Britain states that she became frustrated with Carvin's inability to keep a job, the couple's financial insecurity, and her belief that Carvin expected her to pay for everything while she, Carvin, "enjoyed the glory of being a `mom.'" Britain says that sometime in 1999, she finally agreed to Carvin's request for Carvin to stay at home full time, out of sheer exhaustion and duress. She also states that she was unhappy in her relationship with Carvin during the late 1990s. Some two years later, in 2001, Britain decided to separate permanently from Carvin.

Following the separation, Britain initially agreed that she and Carvin would share the parenting of L.B. Britain would drop L.B. off at Carvin's house early in the morning, so that she could get to work on time. Britain states that she came to believe that these visitations were disruptive to L.B.'s stability. She declares that Carvin did not keep to a regular bedtime and dinner schedule, and often delivered L.B. to school tardily or not at all. Britain also states that L.B. had morning vomiting before being delivered to Carvin, that she experienced anxiety and tantrums, and that she wet the bed. And she asserts that Carvin continued to be financially irresponsible and that she contributed little to L.B.'s education and daycare expenses, contrary to the parties' agreements. Britain unilaterally began to limit Carvin's contact with L.B.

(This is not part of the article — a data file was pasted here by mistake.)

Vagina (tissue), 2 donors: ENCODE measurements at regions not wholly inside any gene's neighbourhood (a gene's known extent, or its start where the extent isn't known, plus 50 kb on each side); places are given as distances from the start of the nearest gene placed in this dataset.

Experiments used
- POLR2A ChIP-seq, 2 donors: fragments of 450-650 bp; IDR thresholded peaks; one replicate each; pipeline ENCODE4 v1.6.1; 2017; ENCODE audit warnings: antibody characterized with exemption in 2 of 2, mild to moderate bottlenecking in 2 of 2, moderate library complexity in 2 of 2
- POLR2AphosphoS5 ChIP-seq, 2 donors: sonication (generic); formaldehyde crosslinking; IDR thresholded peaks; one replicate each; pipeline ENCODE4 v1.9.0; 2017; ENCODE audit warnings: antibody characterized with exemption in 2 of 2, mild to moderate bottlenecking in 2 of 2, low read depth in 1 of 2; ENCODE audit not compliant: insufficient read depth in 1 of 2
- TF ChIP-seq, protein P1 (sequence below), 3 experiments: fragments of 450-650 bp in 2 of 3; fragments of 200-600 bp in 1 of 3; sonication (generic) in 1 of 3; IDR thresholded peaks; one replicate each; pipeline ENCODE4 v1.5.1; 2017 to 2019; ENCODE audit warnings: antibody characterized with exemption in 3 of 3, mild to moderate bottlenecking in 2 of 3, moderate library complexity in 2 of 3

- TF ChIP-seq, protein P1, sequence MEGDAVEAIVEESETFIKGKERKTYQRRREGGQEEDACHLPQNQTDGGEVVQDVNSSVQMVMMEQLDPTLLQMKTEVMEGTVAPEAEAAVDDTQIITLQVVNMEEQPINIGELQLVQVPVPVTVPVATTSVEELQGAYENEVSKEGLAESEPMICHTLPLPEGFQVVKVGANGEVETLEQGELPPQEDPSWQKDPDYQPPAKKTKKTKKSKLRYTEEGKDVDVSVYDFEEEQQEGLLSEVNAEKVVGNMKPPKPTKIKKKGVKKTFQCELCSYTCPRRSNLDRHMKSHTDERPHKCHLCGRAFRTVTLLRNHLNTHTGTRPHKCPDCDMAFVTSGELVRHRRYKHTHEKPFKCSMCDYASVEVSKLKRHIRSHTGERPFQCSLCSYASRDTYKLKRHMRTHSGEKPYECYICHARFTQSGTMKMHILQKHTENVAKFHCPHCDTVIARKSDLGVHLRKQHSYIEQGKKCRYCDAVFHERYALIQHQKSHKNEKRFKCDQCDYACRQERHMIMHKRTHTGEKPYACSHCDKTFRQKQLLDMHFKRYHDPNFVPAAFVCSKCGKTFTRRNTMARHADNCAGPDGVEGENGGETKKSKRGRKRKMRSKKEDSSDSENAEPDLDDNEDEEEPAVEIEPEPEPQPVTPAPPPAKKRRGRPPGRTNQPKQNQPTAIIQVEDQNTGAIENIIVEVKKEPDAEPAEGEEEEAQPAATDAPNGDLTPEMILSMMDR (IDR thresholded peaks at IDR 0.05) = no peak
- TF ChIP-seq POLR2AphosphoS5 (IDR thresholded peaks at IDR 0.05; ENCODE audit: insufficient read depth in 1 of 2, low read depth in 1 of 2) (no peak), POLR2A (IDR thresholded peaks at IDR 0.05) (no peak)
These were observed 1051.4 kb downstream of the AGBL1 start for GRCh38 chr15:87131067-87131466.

Carvin asserts that even though she had unstable employment during this time, she continued to make financial contributions to L.B.'s care. Carvin submitted an e-mail from Britain that was written during this period, stating that Britain did not intend ever to permanently separate Carvin and L.B., and that Carvin was the child's "2nd mom," and "the best mother."

In September 2001, Britain contacted Auseth and introduced him to L.B. as her father. After several disputes with Carvin about how she supervised L.B., Britain and Auseth confronted Carvin, telling her that she could have no contact with L.B. for a period of six months. Many of the declarations from friends, family, and school officials reflect that L.B. was very upset and hurt by her separation from Carvin. Nevertheless, at the end of the six months,...